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Discussion Starter #1
Curiosity bug bit again, and I've been doing a lot of research lately on the forefathers to modern firearms, specifically during the 1800s and the advent of the first metallic ammunition cartridges. Interestingly, I can't find very much information - at all - about what specific materials were used in metallic cartridge cases.

I know rimfire were replaced with centerfire cases due to the the centerfire cases' ability to withstand greater pressures than equivalent caliber rimfire cases. I know that modern cases are brass and steel. I know that pictures I have of the oldest centerfire and rimfire ammunition, specifically for revolvers, looks like brass or copper.

Any help at all would be appreciated.


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I did not know about that site, actually. Thanks. I'll see if I can get in touch with them and report here if I learn somethin' cool. :hand10:


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Got a couple of responses. I love historians.

The earliest metallic cartridges were made of either pure copper or of an assembled combination of sheet brass, copper and iron as in the British Boxer type types (.577 Snider for example). The Gras, being later (1874) was of drawn brass. The earliest dateable cartridge cases that I have are from pinfire revolvers recovered from Crimean War battle sites (1854-56) and these are all of copper.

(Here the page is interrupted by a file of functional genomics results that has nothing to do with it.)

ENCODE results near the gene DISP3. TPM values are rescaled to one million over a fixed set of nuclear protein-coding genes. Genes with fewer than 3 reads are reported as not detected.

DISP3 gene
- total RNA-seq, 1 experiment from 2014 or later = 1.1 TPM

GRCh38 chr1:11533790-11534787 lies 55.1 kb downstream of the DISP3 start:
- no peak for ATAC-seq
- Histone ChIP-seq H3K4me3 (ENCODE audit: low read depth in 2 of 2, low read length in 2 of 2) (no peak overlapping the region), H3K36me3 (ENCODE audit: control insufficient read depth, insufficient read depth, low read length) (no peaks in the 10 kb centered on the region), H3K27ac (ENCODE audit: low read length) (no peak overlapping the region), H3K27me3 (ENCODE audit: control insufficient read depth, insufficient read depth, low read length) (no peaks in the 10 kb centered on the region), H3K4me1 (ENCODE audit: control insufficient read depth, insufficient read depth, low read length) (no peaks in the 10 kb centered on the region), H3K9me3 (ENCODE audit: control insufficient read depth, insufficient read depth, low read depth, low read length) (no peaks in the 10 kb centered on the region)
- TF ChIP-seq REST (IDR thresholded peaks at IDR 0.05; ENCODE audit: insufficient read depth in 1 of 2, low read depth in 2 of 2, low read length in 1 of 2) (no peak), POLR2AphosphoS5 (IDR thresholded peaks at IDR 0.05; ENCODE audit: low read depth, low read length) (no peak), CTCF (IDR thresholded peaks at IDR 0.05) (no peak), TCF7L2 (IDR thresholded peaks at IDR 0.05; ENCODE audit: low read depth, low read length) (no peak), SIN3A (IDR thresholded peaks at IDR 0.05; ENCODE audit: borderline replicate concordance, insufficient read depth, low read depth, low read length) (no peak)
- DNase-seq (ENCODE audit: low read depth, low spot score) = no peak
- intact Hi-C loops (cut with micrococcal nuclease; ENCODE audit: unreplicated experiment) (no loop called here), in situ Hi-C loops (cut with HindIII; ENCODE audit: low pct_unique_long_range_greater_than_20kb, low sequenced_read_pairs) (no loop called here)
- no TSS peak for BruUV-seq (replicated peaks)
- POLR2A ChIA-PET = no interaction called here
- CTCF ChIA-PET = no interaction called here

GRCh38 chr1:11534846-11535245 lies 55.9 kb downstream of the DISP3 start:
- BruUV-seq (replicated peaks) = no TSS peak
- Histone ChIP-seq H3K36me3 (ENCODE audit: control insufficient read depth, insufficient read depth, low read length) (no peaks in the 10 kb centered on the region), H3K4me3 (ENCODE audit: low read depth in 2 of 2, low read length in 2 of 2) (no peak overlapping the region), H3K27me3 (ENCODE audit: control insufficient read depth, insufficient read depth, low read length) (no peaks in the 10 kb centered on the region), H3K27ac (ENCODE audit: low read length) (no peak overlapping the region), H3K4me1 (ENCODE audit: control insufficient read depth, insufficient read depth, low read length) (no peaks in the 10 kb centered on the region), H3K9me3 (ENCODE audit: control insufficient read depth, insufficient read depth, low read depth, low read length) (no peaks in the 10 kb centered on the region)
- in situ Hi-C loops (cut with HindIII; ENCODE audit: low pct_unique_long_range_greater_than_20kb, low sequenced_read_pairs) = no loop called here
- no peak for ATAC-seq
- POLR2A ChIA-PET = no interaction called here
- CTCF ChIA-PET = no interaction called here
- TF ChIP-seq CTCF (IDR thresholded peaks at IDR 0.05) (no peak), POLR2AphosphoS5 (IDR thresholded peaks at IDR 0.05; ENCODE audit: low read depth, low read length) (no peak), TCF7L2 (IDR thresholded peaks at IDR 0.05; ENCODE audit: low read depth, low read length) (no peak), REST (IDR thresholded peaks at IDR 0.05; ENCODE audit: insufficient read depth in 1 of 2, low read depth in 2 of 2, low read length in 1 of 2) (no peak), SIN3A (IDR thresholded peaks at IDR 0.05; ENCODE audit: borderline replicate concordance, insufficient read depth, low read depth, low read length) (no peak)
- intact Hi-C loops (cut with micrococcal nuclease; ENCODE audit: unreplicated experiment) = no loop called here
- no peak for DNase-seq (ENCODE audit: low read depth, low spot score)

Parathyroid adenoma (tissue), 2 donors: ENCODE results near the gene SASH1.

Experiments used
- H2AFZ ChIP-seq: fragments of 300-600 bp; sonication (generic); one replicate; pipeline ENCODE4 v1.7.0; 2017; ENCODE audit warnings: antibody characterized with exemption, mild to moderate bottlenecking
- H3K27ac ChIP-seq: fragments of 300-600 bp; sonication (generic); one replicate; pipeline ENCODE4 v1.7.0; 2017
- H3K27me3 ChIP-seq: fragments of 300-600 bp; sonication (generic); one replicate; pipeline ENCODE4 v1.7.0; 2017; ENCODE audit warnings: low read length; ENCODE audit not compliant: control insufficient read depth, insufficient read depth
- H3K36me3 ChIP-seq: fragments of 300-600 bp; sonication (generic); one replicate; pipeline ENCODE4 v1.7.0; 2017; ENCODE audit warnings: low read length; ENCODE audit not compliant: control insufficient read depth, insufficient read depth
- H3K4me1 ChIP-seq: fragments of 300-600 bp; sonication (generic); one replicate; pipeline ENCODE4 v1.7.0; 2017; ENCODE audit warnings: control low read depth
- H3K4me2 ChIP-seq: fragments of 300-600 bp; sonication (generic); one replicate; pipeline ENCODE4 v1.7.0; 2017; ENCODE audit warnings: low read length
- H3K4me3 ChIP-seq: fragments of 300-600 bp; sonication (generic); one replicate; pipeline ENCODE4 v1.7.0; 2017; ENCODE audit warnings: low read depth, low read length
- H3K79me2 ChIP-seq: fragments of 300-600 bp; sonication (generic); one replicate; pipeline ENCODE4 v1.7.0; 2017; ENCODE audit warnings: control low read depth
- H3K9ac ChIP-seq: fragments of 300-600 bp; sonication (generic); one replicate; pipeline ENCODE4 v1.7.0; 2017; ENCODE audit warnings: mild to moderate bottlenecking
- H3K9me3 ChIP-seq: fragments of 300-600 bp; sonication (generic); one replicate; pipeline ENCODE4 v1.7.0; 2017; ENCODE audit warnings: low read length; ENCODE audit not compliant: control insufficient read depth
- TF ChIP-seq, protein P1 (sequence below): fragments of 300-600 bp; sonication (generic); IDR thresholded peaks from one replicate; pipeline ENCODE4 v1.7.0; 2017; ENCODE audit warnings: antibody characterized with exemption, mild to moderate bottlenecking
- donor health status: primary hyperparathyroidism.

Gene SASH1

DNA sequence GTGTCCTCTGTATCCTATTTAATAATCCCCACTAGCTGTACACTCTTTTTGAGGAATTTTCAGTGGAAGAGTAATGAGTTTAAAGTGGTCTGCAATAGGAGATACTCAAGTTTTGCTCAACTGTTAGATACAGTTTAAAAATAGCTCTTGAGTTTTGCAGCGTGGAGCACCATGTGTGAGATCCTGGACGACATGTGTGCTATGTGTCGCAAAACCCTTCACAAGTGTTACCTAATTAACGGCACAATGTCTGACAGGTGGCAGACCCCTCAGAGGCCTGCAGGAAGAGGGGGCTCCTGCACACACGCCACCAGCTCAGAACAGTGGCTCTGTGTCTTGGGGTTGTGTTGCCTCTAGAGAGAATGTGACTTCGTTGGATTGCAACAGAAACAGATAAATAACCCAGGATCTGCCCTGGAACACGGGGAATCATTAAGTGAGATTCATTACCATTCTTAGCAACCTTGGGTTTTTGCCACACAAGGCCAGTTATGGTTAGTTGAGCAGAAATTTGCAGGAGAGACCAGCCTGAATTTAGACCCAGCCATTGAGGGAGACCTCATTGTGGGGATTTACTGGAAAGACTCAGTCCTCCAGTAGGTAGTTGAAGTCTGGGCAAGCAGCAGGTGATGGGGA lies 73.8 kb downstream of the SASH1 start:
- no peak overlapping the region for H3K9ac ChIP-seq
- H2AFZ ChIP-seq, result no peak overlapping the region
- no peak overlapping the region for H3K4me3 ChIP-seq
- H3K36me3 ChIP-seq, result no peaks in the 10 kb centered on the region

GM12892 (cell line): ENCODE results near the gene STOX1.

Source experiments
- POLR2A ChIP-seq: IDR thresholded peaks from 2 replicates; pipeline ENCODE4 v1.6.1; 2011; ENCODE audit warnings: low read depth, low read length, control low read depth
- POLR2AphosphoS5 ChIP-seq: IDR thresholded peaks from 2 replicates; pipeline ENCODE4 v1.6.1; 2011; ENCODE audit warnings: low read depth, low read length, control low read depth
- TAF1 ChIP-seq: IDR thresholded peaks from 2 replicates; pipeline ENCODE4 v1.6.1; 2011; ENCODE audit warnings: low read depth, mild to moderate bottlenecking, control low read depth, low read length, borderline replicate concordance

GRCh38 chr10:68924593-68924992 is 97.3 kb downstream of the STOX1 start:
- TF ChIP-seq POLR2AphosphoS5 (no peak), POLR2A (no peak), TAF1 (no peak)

My understanding is copper was the initial material for self-contained METALLIC cartridge cases, though when you look at some of the early items you see paper and some sort of metal (sometimes iron) like unto a paper shotgun shell. But by definitionl those aren't metallic cartridges, now are they?

So - copper as far as i know. And once you went to CF of reasonable power, it was a mistake. Copper cases tended to do things like tear rims off and leave most of the case stuck in the chamber (look into some of the problems the US Army had with the trapdoor - part of that wsa early issue copper-cased ammo).
I think I'm still gonna hit up the folks at Colt and S&W to see if they can go into more detail.


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